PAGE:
There are a rare few artists throughout history, that so special is their talent, that they not only capture the zeitgeist of their time in a previously unimaginable fashion but go on to break the bounds of their chosen field and become globally synonymous with excellence. Picasso, Shakespeare, Mozart, et al, whose compositions capture the heart of everyone from the humble common man to kings across continents. A maturing custom bike scene has been waiting for the stars to align to see such a grand master crowned and when the theme ‘peace’ was chosen for last weekend’s 30th Anniversary Yokohama Hot Rod Custom Show, a premonition was born. Now it can be unveiled to the world having been fawned over in Japan, we present Heiwa’s exquisite Triumph 6T ‘Seven Star 7’.

From a nondescript building on the docks of Hiroshima’s port, the humble Kengo Kimura has been building incredible custom motorcycles for years. Just a small sign in the window reveals this is indeed the home of Heiwa Motorcycle while walking inside is like going back in time. The cramped warehouse-style building is filled with old tools, endless vintage motorcycle parts, bikes laid out haphazard like canvases on the floor and all is dimly lit, apart from the large articulated lamps hovering over the master at work.

A regular at the Yokohama show each year, and having taken home the top award twice, Kimura-san learned in April the theme of the show was to be peace, the direct translation of Heiwa and set about envisioning another masterpiece.

Few builders have transformed as many simple Japanese single-cylinder motorcycles into such stunning street machines, but with a long-held love for old British bikes, he chose a 1954 Triumph 6T as the basis for his 2022 show contestant.

Not only an incredible fabricator, Kimura-san is also a mechanic of considerable skill, so it was telling as to his pursuit for perfection, that even the master had an old 6T Haynes manual sitting on a tool cart next to the lift. To start the build a bitsa bike was sourced and the foundation that is the frame would come in for considerable customisation. There is almost nothing left of the original, with the old bendy British steel totally replaced.

Working on a jig, the lines of the twin downtube setup flow perfectly below to the factory-style cradle that scoops up and holds the pre-unit power train. The backbone is now dead straight, as it runs on a slight angle to the centre posts, with a flattened out seat section.

To get the stance he was after, Kimura-san instantly ruled out the stock suspension and began a transformation that includes a totally handbuilt aluminium extended swingarm. The narrowed rear end then hosts a pair of all-new upper shock mounts that bolt through chassis rails themselves, rather than relying on ugly afterthought mounting tabs.

Having shaped beautifully smoothed lower mounts in the alloy, an email was sent to MDI in Taiwan to prepare a custom set of their lowdown shocks, specially built for the task. Then having modified the headstock and treating it to all new bearings, the front end had to come in for a special transformation of its own, and this time it would be an Italian firm supplying the goods.

A vintage set of conventional Paioli 50mm forks are clamped in an absolutely stunning set of two-bolt triple clamps, again with a narrowed fit to ensure the lines of the bike are flawless from front to back. With a set of custom hubs machined and laced to new 18in wheels, the bike was now rolling on vintage Continental rubber.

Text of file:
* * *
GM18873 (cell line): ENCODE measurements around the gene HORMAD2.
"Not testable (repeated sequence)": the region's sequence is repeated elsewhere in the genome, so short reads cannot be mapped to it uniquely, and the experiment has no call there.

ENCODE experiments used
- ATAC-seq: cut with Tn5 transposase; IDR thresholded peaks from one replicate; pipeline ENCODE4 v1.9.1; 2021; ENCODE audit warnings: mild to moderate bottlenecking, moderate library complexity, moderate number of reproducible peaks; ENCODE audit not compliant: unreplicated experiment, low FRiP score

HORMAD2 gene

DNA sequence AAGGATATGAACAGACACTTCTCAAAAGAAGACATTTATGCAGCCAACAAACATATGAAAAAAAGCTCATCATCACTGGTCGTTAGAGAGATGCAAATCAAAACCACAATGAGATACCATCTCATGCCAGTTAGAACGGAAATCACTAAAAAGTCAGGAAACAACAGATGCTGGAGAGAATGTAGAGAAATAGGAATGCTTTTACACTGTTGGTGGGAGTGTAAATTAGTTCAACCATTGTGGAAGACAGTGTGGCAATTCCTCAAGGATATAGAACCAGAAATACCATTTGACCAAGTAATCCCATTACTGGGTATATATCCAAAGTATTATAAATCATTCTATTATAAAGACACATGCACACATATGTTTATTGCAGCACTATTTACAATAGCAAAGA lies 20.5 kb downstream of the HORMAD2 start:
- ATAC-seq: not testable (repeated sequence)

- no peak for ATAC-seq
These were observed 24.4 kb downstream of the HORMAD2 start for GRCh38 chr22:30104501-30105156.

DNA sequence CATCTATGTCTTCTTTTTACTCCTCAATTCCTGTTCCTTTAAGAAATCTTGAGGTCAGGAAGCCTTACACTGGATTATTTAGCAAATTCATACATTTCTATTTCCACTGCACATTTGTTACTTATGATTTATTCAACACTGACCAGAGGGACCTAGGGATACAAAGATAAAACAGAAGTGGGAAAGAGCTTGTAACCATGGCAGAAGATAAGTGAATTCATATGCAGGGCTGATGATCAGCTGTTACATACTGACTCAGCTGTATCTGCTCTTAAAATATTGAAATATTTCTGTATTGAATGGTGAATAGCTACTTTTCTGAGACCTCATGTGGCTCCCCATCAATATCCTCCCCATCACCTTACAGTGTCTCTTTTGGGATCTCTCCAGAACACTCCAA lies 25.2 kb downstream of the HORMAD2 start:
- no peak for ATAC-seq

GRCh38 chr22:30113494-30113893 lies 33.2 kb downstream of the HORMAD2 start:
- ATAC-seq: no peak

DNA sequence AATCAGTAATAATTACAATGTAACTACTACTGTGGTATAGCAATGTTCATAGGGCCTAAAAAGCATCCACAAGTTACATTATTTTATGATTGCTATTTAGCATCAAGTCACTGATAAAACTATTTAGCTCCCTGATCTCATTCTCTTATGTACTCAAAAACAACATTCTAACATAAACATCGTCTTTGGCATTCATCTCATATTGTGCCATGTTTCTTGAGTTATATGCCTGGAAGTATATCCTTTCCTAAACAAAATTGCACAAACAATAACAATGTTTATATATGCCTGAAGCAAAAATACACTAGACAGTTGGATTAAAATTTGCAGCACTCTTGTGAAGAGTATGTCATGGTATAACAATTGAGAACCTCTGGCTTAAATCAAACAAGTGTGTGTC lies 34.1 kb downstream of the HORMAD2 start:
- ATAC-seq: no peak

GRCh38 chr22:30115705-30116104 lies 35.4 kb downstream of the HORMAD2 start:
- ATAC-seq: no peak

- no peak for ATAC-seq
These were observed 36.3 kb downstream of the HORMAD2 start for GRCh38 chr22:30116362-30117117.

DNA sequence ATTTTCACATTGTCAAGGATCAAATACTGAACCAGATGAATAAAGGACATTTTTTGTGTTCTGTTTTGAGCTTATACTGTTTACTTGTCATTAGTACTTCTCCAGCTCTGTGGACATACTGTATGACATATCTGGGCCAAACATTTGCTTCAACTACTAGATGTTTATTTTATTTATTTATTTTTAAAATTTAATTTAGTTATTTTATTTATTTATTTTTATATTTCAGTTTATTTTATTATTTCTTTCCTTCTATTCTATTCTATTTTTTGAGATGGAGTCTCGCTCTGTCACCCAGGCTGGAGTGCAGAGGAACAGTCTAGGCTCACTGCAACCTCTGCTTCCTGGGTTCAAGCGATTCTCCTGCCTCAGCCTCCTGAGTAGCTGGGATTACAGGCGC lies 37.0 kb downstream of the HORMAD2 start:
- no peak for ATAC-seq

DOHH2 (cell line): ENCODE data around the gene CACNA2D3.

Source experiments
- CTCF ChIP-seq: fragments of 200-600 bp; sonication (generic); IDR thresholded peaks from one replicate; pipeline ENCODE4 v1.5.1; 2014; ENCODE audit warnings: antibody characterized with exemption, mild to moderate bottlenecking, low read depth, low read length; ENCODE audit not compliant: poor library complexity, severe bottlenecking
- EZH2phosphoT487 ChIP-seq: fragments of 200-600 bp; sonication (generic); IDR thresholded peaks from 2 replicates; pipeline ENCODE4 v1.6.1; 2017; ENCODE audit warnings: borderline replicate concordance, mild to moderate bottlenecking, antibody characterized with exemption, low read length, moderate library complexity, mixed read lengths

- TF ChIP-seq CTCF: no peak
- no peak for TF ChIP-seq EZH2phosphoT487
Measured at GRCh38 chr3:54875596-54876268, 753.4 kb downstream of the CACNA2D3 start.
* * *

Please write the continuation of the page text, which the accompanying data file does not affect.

The bodywork had already been envisioned for months inside the magic mind of Kimura-san, and that tank is simply a thing of beauty. Custom crafted from aluminium, days were spent hammering, stretching and rolling each piece into its final shape.

From the way it slots over the backbone, to the sweeping lines of the leading edge and the sheer length of perfectly formed and flowing alloy, you can spend an eternity drinking it in, like the crowds crammed in front of the Mona Lisa. The tail section had to be just as good and the master was up to the task, using his signature style to keep the long and low look running the full length of the bike.

Now that he had the major metalwork complete, the legendary parallel twin engine could come in for his attention. Separated into their two pieces, both motor and box are rebuilt to perfection and then treated to a nut and bolt visual makeover, that includes hours of polishing, custom covers and giving the old British bulldog some modern electrical tricks.

As with all of his bikes, no matter how special, Kimura-san intends them all to be ridden hard, so the fuelling has come in for a Japanese refresh utilising a Mikuni VM32 carb, that draws its air via a hand turned velocity stack. The finishing touch to the mechanical package is that extraordinary exhaust, the fully split high pipes merging into one hell of a magic muffler.

As Kimura-san began the task of crafting a perfect vintage leather seat at Heiwa HQ, the tins were sent over to the paint shop of Mr Kuboi, who mixed up a special mustard hue that is perfectly laid down, leaving the lower polished edges exposed. Piecing the bike together and there is no shortage of incredible detail on display, from the one-off handbuilt headlight and handlebars to the frenched-in Daytona taillight, and custom controls.

A highly polished fork brace serves a dual role as a small fender and the braking is now via modern Brembo calipers, albeit small in stature so as not to overbear. Sadly for Kimura-san he just missed out on the top trophy – but van Gogh’s The Starry Night was unknown on its completion – and I truly believe ‘Seven Star 7’ is simply that special.

[ Heiwa Motorcycles | Photography by Kazuo Matsumoto ]